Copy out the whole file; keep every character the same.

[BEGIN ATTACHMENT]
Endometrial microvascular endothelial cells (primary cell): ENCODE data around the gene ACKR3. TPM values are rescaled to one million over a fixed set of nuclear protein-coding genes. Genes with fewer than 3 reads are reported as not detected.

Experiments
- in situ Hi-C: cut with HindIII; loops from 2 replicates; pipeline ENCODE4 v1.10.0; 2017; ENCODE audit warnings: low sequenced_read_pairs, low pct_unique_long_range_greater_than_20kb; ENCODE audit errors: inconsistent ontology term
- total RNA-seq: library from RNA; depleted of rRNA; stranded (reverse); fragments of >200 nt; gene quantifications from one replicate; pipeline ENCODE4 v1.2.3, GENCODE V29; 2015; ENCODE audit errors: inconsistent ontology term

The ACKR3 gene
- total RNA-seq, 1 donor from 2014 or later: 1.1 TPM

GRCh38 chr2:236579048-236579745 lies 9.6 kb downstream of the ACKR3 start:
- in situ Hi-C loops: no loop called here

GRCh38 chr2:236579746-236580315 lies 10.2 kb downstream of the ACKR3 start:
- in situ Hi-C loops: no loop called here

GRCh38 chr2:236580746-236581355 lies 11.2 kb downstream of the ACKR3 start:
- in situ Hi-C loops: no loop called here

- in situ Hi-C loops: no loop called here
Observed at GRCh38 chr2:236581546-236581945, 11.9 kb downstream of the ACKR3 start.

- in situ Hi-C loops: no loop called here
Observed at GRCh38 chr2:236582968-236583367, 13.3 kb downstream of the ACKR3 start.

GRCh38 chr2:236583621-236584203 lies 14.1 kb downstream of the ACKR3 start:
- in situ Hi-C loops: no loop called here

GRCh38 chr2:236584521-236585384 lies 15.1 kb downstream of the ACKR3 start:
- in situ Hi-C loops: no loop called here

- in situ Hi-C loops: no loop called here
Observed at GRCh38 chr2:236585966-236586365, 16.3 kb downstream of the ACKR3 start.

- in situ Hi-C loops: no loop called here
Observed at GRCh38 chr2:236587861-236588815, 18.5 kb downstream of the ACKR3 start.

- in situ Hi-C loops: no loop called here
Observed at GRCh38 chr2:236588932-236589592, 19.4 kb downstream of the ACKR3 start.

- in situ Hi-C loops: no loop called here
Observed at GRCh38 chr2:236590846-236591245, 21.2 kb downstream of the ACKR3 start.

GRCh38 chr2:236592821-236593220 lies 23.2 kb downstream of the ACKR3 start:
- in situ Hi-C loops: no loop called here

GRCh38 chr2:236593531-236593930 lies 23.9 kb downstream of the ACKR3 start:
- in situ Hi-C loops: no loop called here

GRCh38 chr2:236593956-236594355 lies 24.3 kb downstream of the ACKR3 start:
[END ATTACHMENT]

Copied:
Endometrial microvascular endothelial cells (primary cell): ENCODE data around the gene ACKR3. TPM values are rescaled to one million over a fixed set of nuclear protein-coding genes. Genes with fewer than 3 reads are reported as not detected.

Experiments
- in situ Hi-C: cut with HindIII; loops from 2 replicates; pipeline ENCODE4 v1.10.0; 2017; ENCODE audit warnings: low sequenced_read_pairs, low pct_unique_long_range_greater_than_20kb; ENCODE audit errors: inconsistent ontology term
- total RNA-seq: library from RNA; depleted of rRNA; stranded (reverse); fragments of >200 nt; gene quantifications from one replicate; pipeline ENCODE4 v1.2.3, GENCODE V29; 2015; ENCODE audit errors: inconsistent ontology term

The ACKR3 gene
- total RNA-seq, 1 donor from 2014 or later: 1.1 TPM

GRCh38 chr2:236579048-236579745 lies 9.6 kb downstream of the ACKR3 start:
- in situ Hi-C loops: no loop called here

GRCh38 chr2:236579746-236580315 lies 10.2 kb downstream of the ACKR3 start:
- in situ Hi-C loops: no loop called here

GRCh38 chr2:236580746-236581355 lies 11.2 kb downstream of the ACKR3 start:
- in situ Hi-C loops: no loop called here

- in situ Hi-C loops: no loop called here
Observed at GRCh38 chr2:236581546-236581945, 11.9 kb downstream of the ACKR3 start.

- in situ Hi-C loops: no loop called here
Observed at GRCh38 chr2:236582968-236583367, 13.3 kb downstream of the ACKR3 start.

GRCh38 chr2:236583621-236584203 lies 14.1 kb downstream of the ACKR3 start:
- in situ Hi-C loops: no loop called here

GRCh38 chr2:236584521-236585384 lies 15.1 kb downstream of the ACKR3 start:
- in situ Hi-C loops: no loop called here

- in situ Hi-C loops: no loop called here
Observed at GRCh38 chr2:236585966-236586365, 16.3 kb downstream of the ACKR3 start.

- in situ Hi-C loops: no loop called here
Observed at GRCh38 chr2:236587861-236588815, 18.5 kb downstream of the ACKR3 start.

- in situ Hi-C loops: no loop called here
Observed at GRCh38 chr2:236588932-236589592, 19.4 kb downstream of the ACKR3 start.

- in situ Hi-C loops: no loop called here
Observed at GRCh38 chr2:236590846-236591245, 21.2 kb downstream of the ACKR3 start.

GRCh38 chr2:236592821-236593220 lies 23.2 kb downstream of the ACKR3 start:
- in situ Hi-C loops: no loop called here

GRCh38 chr2:236593531-236593930 lies 23.9 kb downstream of the ACKR3 start:
- in situ Hi-C loops: no loop called here

GRCh38 chr2:236593956-236594355 lies 24.3 kb downstream of the ACKR3 start: